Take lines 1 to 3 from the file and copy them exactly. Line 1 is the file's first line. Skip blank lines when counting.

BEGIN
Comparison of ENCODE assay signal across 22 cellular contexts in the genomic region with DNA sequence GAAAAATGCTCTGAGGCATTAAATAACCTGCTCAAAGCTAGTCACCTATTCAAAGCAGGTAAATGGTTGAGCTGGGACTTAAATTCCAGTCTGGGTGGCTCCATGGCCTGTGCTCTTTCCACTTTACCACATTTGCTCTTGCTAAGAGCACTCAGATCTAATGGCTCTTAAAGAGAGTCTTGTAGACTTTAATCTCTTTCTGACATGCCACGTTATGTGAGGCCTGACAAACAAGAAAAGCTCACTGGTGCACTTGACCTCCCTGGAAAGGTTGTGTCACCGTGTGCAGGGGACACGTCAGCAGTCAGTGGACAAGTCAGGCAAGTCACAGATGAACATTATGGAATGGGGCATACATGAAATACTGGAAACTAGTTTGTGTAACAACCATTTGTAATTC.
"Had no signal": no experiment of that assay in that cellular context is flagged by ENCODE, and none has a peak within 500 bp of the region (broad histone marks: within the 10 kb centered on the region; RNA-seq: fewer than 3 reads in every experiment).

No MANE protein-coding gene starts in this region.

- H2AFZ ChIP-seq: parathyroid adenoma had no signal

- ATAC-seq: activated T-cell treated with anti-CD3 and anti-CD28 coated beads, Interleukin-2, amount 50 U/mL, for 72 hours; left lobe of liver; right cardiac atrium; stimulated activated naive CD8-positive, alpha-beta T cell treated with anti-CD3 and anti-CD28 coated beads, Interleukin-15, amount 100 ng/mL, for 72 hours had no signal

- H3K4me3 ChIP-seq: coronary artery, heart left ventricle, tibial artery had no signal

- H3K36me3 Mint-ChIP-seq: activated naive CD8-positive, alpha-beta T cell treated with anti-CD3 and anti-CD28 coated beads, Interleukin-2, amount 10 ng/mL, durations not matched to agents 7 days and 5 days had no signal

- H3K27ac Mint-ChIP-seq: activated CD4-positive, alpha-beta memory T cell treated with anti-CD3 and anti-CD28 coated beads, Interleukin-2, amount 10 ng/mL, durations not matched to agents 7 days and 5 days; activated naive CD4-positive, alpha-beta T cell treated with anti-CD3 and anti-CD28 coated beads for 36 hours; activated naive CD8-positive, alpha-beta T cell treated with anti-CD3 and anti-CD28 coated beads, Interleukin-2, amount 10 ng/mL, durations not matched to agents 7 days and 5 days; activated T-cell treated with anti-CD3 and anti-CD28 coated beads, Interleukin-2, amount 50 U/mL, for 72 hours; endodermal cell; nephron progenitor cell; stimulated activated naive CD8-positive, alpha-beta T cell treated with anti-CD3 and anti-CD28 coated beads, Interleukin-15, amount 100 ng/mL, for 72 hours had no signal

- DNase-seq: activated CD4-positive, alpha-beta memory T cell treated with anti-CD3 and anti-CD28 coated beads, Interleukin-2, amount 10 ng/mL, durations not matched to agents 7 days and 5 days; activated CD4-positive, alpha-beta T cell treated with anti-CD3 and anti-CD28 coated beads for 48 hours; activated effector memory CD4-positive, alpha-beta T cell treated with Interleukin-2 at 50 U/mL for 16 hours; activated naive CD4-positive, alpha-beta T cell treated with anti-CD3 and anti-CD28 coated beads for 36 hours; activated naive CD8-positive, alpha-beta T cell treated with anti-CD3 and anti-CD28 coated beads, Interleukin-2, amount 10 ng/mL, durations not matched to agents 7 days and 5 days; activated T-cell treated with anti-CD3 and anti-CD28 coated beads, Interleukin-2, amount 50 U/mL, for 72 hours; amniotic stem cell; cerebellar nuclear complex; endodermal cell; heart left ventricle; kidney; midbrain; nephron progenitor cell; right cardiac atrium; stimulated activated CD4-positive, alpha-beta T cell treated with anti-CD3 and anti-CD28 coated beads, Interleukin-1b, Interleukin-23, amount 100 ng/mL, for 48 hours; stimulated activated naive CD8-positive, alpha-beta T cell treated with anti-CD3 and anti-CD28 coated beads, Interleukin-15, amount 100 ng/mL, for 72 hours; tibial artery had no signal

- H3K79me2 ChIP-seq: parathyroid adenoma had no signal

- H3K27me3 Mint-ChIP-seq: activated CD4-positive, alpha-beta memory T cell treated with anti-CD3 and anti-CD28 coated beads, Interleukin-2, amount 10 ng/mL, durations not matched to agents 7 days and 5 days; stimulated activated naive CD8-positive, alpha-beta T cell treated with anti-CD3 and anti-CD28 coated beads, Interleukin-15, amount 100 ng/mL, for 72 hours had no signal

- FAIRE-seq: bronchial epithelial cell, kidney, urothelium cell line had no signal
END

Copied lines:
Comparison of ENCODE assay signal across 22 cellular contexts in the genomic region with DNA sequence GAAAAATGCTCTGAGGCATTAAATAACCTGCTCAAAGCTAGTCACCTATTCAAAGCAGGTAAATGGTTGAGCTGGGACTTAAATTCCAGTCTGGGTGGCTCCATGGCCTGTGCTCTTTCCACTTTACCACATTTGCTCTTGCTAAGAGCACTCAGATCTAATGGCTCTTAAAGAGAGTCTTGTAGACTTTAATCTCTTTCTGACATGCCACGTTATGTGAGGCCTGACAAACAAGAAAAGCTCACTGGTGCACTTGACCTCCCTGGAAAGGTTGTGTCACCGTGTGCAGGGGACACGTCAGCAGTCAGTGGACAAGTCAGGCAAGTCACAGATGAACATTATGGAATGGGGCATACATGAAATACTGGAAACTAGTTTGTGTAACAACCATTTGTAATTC.
"Had no signal": no experiment of that assay in that cellular context is flagged by ENCODE, and none has a peak within 500 bp of the region (broad histone marks: within the 10 kb centered on the region; RNA-seq: fewer than 3 reads in every experiment).

No MANE protein-coding gene starts in this region.